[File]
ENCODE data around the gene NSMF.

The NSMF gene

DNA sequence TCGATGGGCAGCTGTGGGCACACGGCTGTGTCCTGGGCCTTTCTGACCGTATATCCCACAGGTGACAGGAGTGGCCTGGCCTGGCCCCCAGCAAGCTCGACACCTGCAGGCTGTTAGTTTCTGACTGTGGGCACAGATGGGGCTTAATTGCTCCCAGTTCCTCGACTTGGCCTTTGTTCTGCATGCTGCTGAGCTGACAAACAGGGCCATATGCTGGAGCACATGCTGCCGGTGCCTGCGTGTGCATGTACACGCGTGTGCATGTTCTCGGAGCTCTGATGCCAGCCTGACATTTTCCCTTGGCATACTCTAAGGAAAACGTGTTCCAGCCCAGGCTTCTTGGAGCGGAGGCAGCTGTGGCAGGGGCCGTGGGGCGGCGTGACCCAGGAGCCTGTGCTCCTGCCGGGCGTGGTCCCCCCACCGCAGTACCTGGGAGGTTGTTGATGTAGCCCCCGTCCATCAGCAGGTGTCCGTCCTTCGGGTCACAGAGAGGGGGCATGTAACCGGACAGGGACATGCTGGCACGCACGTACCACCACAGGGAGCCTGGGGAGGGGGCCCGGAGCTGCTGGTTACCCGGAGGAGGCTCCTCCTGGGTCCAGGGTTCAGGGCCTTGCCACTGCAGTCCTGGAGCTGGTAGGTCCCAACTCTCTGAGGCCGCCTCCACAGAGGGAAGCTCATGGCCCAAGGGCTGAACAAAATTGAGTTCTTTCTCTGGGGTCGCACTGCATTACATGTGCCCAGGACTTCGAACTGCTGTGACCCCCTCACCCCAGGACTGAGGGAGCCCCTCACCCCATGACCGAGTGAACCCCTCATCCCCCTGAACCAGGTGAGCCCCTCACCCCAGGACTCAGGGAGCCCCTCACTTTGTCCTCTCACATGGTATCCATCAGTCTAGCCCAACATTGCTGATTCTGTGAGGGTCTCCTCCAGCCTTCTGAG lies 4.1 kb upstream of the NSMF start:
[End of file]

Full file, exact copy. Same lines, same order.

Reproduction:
ENCODE data around the gene NSMF.

The NSMF gene

DNA sequence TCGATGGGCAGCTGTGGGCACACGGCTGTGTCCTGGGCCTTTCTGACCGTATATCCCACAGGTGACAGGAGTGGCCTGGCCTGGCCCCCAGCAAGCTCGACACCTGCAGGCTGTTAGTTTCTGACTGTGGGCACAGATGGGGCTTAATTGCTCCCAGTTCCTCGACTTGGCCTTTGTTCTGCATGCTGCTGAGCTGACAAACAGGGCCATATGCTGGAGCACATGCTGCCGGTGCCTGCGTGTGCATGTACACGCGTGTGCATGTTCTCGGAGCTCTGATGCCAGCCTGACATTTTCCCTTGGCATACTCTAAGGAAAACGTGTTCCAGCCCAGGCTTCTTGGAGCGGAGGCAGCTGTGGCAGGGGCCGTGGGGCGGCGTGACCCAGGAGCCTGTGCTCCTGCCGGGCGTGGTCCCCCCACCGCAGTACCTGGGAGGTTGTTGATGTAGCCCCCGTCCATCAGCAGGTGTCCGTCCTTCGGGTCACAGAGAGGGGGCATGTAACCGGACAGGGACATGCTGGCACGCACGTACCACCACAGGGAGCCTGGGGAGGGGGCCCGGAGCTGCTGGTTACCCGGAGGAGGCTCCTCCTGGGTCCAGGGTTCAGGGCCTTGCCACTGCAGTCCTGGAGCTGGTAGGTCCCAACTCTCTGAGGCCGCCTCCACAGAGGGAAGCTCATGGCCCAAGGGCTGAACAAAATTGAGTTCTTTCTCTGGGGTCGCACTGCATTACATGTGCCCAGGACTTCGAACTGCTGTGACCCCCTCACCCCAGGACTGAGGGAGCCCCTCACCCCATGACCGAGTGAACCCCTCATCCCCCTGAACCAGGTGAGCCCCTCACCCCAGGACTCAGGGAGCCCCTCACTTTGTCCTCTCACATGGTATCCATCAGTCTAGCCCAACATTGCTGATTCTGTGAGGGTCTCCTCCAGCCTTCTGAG lies 4.1 kb upstream of the NSMF start: